Pi Mu Epsilon (abbreviated PME or ΠME) is the national mathematics honor society. The St. Bonaventure Department of Mathematics sponsors the New York Omega Chapter. Pi Mu Epsilon is dedicated both to promoting scholarly activity in mathematics and to recognizing mathematical achievement among students at academic institutions. Election into PME is based on mathematical achievement and overall scholarship.
Key details about Pi Mu Epsilon and our chapter are provided below. Further information about PME may be found at the official PME website.
An undergraduate student at SBU may be elected to membership in the New York Omega Chapter of PME if the student satisfies all of the following requirements: the student has completed Math 151 (Calculus I) and Math 152 (Calculus II) or their equivalents; the student has completed at least six credits of mathematics courses at SBU from among the courses at the 200-level or higher that lead to the fulfillment of the requirements for a mathematics major; the student has a GPA in his or her mathematics courses of 3.25 or higher; the student has an overall GPA of 3.25 or higher; and the student has a long-term commitment to mathematics, typically exhibited by declaring a minor or a major in mathematics or declaring a major in a closely-allied area.
On May 1, 2014, René Sandroni, a mathematics major and accounting minor from Seneca Falls, N.Y., and Steven Zimmer, a dual accounting and finance major and mathematics minor from Lancaster, N.Y., were inducted into Pi Mu Epsilon. Congratulations, René and Steven!
In the photo, Steven and René display their membership certificates, while Chapter president Nick Papalia holds the PME banner.
This year marks the centennial of Pi Mu Epsilon and the 36th anniversary of the New York Omega Chapter.
Pi Mu Epsilon publishes an undergraduate mathematics journal called The ΠME Journal. Published biannually, The ΠME Journal contains articles for undergraduates and others interested in mathematics. Each issue also includes a problems section that features interesting and accessible mathematics problems for undergraduates. The problems section of each issue is conveniently posted in the online Problem Department of Pi Mu Epsilon's website, often before the paper journal is published. See our Bona's Bonus Problems page for the benefits of solving a Pi Mu Epsilon problem. The Department of Mathematics subscribes to The ΠME Journal and keeps recent issues in the Mathematics Suite.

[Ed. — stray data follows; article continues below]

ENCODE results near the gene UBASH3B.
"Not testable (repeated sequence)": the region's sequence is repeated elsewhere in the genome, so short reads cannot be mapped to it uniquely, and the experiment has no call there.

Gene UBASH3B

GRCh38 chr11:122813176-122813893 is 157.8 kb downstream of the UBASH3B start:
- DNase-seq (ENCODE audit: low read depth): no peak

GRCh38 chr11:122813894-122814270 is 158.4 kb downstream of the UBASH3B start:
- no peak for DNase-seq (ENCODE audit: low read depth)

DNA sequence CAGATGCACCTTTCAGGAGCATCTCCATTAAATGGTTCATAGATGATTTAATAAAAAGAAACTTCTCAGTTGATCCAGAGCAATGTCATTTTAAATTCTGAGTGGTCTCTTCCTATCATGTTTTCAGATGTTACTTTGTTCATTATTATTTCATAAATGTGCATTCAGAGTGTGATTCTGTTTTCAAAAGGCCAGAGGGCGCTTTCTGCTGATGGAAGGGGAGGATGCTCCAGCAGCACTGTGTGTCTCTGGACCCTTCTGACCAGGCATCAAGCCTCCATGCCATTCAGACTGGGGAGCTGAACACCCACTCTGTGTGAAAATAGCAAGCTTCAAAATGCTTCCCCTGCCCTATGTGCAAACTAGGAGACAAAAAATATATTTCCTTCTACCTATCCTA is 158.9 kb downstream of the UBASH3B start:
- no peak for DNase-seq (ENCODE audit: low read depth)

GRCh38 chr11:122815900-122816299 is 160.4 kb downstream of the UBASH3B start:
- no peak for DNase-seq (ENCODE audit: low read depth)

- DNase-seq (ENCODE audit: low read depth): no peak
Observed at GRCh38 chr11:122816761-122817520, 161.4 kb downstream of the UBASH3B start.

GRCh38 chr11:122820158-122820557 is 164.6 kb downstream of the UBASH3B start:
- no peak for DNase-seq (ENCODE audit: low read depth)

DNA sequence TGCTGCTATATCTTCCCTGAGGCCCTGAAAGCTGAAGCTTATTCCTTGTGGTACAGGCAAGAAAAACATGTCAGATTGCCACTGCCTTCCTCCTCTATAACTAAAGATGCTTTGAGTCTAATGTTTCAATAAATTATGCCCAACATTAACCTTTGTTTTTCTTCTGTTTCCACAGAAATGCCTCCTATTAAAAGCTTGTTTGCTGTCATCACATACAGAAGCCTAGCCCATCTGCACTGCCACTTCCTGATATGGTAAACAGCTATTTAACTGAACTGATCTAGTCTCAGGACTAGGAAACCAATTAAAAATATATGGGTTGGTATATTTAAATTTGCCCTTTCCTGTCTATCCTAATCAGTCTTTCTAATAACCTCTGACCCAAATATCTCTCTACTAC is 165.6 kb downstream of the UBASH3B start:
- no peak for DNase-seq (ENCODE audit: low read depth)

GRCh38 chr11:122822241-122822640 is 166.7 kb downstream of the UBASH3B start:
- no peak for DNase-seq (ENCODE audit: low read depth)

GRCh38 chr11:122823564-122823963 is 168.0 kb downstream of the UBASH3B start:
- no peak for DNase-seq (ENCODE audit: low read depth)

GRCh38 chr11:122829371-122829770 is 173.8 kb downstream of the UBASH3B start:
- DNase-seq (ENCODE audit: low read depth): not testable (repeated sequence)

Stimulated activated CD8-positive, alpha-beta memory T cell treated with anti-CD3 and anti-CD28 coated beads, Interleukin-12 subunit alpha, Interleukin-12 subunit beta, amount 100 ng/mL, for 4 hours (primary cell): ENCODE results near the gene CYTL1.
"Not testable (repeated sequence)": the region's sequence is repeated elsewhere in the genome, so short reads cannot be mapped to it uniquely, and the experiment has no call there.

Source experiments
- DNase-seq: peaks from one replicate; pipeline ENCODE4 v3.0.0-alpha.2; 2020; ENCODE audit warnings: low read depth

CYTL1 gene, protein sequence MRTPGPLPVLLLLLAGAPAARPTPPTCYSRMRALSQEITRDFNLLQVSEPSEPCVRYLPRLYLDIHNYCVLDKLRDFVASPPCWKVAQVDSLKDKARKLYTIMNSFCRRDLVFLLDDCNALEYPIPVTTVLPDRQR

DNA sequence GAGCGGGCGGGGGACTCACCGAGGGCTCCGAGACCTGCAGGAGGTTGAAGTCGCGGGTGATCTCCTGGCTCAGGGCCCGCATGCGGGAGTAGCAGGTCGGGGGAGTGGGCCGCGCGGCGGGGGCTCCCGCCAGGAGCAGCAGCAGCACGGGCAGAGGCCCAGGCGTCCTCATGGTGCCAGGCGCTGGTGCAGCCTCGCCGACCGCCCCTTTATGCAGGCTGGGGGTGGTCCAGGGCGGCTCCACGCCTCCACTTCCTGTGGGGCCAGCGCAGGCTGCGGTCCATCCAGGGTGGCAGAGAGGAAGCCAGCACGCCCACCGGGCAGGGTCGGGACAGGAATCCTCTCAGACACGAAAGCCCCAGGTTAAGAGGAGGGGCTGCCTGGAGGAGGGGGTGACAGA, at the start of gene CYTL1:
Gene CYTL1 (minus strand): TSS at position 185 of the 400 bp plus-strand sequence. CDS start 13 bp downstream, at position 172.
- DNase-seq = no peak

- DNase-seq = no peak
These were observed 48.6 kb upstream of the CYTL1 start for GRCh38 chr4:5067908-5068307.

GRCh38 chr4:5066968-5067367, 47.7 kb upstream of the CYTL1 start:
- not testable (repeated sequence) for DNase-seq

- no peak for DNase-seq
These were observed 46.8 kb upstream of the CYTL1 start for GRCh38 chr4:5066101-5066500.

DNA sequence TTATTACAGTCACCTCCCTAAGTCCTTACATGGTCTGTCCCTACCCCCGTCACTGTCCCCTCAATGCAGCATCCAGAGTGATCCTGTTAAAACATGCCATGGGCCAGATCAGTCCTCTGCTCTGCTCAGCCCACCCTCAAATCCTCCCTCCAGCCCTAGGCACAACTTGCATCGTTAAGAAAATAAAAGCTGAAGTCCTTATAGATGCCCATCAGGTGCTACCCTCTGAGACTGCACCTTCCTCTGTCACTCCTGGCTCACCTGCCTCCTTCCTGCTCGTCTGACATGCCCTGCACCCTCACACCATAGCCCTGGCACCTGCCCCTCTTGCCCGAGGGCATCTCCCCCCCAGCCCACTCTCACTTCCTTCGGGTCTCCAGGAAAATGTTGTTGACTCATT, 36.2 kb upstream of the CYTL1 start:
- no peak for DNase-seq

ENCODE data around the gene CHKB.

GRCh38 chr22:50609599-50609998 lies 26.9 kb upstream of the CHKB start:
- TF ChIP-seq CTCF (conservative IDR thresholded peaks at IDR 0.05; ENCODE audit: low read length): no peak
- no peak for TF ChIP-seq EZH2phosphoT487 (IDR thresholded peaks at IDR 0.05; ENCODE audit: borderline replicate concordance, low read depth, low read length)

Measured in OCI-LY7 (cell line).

The National Pi Mu Epsilon Council promotes scholarly activity in mathematics among students by sponsoring, in conjunction with the Mathematical Association of America, an annual national conference. The PME conference is held during the first week in August. Undergraduate members of PME are encouraged to give 15-minute presentations on mathematical topics. The presentations need not include original research. Most students present explorations of topics that go beyond the content of traditional mathematics courses. In the past, Pi Mu Epsilon has provided travel funds for student speakers. Students whose presentations are judged as outstanding are awarded cash prizes, which are provided by the American Mathematical Society.
Pi Mu Epsilon was founded on May 25, 1914 at Syracuse University and currently has over 300 chapters at colleges and universities throughout the United States.
The New York Omega Chapter of PME was chartered at St. Bonaventure University on May 2, 1978.
The Pi Mu Epsilon logo, to the left, depicts the organization's shield, pin, and motto. The shield is divided into four parts. The upper right-hand section features the design of a conventionalized violet; the lower right-hand section shows a summation sign; the upper left-hand section shows an integral sign; and the lower left-hand sections shows three stars representing friendship, morality, and scholarship. Above the shield proper, the PME pin is represented. Below the shield, the PME motto, "To Promote Scholarship and Mathematics," appears in Greek. The logo is rendered in gold, violet, and lavender, which are the organization's colors.
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